[5]Cornoldi, C., Rossana, D.B., 1998. Memory and Imagery: A Visual Trace is not a Mental Image. In: Martin, A.C., Susan, E.G., Cesare, C. (Eds.), Theories of Memory. Psychology Press, UK, p.87-110.

[6]de Beni, R., Pazzaglia, F., 1995. Memory for different kinds of mental images: role of contextual and autobiographic variables. Neuropsychologia, 33(11):1359-1371.

[7]Delorme, A., Makeig, S., 2004. An open source toolbox for analysis of single-trial EEG dyanmics including independent components analysis. J. Neurosci. Methods, 134(1):9-21.

[8]Farah, M.J., 1988. Is visual imagery really visual? Overlooked evidence from neuropsychology. Psychol. Rev., 95(3):307-317.

[9]Ganis, G., Thompson, W.L., Kosslyn, S.M., 2004. Brain areas underlying visual mental imagery and visual perception: an fMRI study. Cogn. Brain Res., 20(2):226-241.

[10]Jennett, B., Adams, J.H., Murray, L.S., Graham, D.I., 2001. Neuropathology in vegetative and severely disabled patients after head injury. Am. Acad. Neurol., 56(4):486-490.

[11]Jensen, O., Tesche, C.D., 2002. Frontal theta activity in humans increases with memory load in a working memory task. Eur. J. Neurosci., 15(8):1395-1399.

[12]Khateb, A., Abutalebi, J., Michel, C.M., Pegna, A.J., Lee-Jahnke, H., Annoni, J.M., 2007. Language selection in bilinguals: a spatio-temporal analysis of electric brain activity. Int. J. Psychophysiol., 65(3):201-213.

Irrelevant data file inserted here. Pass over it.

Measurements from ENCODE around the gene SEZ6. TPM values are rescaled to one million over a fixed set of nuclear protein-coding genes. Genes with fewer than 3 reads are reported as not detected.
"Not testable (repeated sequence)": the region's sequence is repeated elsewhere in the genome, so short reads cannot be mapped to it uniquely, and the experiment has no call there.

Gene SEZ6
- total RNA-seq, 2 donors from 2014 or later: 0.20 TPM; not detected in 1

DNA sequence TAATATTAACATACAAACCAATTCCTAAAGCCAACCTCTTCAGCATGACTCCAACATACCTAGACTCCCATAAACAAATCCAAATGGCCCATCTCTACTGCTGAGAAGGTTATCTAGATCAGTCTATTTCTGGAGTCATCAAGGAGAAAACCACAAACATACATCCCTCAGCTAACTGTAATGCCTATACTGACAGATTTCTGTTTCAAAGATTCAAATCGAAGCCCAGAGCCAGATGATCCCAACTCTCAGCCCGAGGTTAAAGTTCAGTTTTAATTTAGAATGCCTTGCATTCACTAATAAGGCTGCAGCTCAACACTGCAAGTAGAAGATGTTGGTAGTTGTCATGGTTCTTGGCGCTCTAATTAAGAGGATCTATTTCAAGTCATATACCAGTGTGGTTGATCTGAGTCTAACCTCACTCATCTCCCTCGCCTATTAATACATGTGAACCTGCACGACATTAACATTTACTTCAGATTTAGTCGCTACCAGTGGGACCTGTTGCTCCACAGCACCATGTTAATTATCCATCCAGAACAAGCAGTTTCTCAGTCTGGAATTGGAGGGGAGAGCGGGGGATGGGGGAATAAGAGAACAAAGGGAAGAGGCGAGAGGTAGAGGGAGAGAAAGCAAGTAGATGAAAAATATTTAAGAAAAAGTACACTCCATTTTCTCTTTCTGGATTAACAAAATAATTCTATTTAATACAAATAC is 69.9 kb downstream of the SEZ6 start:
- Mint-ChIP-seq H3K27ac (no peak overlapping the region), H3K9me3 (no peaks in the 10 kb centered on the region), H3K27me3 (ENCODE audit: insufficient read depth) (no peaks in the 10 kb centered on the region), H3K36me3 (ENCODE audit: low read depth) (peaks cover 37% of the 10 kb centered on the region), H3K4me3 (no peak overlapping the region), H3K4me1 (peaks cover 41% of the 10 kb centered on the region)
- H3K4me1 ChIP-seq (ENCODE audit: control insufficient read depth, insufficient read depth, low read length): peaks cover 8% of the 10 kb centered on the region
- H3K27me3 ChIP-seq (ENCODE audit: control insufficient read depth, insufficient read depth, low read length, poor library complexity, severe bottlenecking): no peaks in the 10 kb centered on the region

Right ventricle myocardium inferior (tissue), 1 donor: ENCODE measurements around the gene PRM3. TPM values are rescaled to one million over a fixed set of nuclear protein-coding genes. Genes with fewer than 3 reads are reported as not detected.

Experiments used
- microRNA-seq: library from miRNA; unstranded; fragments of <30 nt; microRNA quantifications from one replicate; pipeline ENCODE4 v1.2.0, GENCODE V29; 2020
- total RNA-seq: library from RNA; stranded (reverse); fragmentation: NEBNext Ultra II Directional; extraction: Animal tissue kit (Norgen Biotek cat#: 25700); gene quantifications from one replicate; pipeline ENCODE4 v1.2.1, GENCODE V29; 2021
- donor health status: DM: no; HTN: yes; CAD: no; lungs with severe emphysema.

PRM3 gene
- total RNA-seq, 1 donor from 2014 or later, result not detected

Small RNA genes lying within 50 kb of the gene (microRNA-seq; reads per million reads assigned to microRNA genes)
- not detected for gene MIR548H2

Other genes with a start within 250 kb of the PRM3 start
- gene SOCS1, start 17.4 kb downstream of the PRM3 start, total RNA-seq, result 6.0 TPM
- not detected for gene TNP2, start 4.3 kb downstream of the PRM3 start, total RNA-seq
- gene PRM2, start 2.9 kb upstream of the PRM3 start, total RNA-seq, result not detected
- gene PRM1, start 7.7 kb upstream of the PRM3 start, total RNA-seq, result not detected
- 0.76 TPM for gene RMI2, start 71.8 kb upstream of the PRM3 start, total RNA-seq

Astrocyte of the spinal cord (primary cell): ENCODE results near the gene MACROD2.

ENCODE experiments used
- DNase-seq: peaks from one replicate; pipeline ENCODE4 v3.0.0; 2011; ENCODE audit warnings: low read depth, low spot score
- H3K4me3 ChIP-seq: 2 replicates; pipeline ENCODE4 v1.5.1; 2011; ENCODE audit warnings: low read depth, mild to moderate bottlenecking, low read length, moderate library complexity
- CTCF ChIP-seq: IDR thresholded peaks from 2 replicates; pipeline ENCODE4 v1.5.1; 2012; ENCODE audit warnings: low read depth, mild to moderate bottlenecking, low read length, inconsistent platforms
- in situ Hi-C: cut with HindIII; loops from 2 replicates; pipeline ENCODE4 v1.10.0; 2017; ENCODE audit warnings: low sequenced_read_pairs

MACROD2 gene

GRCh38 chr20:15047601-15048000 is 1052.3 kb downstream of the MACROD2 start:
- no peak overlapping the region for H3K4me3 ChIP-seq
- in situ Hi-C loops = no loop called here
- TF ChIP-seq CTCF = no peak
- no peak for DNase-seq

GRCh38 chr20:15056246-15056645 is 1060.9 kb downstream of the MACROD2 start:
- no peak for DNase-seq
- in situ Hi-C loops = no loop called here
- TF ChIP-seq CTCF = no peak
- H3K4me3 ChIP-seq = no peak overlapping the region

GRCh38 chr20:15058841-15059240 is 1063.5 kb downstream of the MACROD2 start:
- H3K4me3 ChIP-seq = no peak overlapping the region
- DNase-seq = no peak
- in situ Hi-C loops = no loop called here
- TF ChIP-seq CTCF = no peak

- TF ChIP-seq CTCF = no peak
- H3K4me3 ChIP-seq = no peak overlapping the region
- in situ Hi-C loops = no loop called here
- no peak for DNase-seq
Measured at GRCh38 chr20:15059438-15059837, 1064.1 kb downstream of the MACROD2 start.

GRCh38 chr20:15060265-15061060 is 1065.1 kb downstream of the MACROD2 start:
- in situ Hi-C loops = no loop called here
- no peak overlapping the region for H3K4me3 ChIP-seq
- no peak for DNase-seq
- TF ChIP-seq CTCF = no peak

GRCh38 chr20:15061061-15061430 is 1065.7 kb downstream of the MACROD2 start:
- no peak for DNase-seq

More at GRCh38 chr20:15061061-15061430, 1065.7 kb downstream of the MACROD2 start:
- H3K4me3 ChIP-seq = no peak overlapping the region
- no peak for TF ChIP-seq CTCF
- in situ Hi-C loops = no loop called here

[13]Kosslyn, S.M., 1994. Image and Brain: The Resolution of the Imagery Debate. MIT Press, Cambridge, MA, p.516.

[14]Kotchoubey, B., Lang, S., Mezger, G., Schmalohr, D., Schneck, M., Semmler, A., Bostanov, V., Birbaumer, N., 2005. Information processing in severe disorders of consciousness: vegetative state and minimally conscious state. Clin. Neurophysiol., 116(10):2441-2453.

[15]Låg, T., Hveem, K., Puud, K.P.E., Laeng, B., 2006. The visual basis of category effects in object identification: evidence from the visual hemifield paradigm. Brain Cogn., 60(1):1-10.

[16]Leon-Carrion, J., Martin-Rodriguez, J.F., Damas-Lopez, J., Martin, J.M.B.Y., Dominguez-Morales, M.R., 2008. Brain function in the minimally conscious state: a quantitative neurophysiological study. Clin. Neurophysiol., 119(7):1506-1514.

[17]Li, X., Yao, X., Fox, J., Jefferys, J.G., 2007a. Interaction dynamics of neuronal oscillations analysed using wavelet transforms. J. Neurosci. Methods, 160(1):178-185.